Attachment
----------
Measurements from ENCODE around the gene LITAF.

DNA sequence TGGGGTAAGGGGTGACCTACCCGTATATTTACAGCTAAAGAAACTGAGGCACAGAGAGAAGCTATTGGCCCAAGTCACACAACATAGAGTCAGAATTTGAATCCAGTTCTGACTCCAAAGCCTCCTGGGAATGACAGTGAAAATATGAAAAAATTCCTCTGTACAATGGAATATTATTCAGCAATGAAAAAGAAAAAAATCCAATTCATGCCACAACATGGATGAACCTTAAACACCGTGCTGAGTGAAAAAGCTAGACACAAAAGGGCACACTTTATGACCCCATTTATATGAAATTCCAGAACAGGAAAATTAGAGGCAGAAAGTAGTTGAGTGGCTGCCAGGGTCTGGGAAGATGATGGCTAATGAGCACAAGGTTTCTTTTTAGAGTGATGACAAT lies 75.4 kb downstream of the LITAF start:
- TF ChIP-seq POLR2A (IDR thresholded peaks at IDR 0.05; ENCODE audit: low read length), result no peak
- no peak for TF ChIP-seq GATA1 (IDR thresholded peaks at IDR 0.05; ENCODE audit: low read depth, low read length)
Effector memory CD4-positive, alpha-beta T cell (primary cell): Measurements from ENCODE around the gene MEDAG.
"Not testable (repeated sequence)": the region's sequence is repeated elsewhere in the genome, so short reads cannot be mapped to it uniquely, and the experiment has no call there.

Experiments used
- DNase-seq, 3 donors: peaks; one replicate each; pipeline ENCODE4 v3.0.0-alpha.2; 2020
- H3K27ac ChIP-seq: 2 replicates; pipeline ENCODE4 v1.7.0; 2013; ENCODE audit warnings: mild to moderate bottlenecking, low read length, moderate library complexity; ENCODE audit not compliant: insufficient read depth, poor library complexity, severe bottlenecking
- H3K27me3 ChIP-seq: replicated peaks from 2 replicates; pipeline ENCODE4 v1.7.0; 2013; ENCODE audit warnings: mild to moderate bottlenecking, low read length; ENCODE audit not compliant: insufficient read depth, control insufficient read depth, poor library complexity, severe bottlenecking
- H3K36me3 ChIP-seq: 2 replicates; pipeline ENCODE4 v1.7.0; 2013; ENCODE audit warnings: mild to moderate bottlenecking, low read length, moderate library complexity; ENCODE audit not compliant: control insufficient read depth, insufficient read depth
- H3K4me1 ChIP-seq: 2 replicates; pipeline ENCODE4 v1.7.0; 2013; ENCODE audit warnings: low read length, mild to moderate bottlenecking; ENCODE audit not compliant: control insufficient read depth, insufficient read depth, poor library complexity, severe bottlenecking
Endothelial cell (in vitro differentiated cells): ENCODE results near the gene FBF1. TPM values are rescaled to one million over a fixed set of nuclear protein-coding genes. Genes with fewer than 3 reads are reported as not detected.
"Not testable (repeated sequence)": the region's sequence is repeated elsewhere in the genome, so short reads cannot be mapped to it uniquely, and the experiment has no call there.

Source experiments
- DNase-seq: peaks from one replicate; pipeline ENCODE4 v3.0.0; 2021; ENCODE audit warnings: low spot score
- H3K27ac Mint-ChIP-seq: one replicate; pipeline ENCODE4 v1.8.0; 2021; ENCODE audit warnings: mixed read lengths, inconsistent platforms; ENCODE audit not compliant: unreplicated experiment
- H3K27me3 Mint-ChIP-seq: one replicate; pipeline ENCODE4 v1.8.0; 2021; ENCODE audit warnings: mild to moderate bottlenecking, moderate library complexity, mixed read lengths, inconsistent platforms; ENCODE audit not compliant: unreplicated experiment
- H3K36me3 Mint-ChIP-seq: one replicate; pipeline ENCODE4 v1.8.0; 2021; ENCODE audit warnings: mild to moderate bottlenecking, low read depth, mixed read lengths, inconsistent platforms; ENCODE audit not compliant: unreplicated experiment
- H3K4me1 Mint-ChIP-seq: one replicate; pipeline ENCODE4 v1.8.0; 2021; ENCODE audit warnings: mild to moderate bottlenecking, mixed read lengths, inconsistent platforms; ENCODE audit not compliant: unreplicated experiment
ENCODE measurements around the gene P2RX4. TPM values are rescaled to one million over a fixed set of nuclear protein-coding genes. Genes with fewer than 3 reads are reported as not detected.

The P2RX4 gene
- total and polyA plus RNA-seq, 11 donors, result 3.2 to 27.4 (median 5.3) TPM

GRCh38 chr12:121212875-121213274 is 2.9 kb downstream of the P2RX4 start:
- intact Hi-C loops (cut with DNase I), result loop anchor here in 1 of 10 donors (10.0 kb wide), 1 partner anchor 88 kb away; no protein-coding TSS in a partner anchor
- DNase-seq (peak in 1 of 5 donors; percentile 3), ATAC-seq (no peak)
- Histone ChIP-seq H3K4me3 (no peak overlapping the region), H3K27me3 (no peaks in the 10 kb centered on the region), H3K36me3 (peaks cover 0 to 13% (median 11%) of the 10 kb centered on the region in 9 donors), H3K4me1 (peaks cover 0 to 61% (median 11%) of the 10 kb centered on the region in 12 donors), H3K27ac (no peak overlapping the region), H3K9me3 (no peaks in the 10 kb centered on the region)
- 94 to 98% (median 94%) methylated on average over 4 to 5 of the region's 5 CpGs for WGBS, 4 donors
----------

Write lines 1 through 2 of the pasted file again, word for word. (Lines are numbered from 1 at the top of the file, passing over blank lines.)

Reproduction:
Measurements from ENCODE around the gene LITAF.

DNA sequence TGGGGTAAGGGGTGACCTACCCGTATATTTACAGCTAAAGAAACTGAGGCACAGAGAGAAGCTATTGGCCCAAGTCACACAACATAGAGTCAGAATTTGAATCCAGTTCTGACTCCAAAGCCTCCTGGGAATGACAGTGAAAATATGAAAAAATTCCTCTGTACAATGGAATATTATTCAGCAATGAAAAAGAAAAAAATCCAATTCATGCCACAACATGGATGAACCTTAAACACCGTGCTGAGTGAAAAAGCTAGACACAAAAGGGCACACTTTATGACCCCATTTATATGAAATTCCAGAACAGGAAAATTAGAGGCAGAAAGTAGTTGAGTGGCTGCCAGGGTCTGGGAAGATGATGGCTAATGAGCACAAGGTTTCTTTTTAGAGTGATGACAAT lies 75.4 kb downstream of the LITAF start: